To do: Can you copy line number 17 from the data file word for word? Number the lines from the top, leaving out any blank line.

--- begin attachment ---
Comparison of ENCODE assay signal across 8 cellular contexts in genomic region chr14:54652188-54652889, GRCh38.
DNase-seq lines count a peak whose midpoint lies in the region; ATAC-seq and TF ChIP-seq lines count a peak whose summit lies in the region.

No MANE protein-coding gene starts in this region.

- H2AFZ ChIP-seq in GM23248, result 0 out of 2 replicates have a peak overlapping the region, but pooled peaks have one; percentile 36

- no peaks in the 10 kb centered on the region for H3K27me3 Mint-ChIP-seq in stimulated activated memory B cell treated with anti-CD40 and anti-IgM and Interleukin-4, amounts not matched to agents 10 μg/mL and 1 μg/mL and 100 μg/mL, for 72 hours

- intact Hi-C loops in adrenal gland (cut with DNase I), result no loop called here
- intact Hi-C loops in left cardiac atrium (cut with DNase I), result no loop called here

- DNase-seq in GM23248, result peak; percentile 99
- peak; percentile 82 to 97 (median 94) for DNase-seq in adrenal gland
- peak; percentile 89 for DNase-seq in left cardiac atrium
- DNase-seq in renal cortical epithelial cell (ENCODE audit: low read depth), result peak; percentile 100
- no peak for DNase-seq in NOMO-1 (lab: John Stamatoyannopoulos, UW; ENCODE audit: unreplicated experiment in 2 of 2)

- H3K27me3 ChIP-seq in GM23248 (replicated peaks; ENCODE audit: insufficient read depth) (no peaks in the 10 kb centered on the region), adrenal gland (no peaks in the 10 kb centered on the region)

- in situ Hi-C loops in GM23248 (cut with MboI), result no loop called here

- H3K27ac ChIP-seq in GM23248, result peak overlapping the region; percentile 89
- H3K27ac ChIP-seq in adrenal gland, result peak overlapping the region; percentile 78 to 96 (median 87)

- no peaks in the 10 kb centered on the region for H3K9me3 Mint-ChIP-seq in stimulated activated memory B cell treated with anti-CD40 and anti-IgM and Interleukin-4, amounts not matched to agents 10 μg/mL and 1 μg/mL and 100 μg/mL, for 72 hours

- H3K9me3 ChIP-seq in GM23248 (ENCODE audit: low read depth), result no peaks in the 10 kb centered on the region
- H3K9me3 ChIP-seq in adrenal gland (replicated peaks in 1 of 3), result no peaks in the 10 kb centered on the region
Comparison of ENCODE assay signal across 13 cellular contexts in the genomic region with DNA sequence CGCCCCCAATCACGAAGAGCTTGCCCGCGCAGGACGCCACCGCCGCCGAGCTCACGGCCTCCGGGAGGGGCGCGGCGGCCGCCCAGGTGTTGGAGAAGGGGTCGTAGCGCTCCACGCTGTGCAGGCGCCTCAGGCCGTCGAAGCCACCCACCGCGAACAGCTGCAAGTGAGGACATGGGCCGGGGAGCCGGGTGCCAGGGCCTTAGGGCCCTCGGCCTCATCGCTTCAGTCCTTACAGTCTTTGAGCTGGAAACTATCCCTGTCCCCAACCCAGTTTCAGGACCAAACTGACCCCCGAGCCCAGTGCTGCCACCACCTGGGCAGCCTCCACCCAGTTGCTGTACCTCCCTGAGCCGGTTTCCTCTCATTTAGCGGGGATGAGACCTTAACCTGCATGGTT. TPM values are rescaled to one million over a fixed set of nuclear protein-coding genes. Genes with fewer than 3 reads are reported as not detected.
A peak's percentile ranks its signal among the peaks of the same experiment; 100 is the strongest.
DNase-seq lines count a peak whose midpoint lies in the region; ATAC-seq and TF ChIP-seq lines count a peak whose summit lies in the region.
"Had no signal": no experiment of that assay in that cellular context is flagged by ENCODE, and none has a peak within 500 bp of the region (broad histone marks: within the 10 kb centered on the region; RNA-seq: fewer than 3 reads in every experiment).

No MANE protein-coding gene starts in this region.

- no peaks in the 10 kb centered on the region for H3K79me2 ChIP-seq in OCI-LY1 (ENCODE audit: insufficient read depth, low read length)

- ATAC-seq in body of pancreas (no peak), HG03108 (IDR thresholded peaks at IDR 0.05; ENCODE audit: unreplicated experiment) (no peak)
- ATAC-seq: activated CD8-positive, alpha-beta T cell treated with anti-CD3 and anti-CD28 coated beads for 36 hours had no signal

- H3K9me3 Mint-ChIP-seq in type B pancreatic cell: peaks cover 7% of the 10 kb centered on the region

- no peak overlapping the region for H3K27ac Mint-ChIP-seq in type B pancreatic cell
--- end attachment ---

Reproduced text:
- no peaks in the 10 kb centered on the region for H3K9me3 Mint-ChIP-seq in stimulated activated memory B cell treated with anti-CD40 and anti-IgM and Interleukin-4, amounts not matched to agents 10 μg/mL and 1 μg/mL and 100 μg/mL, for 72 hours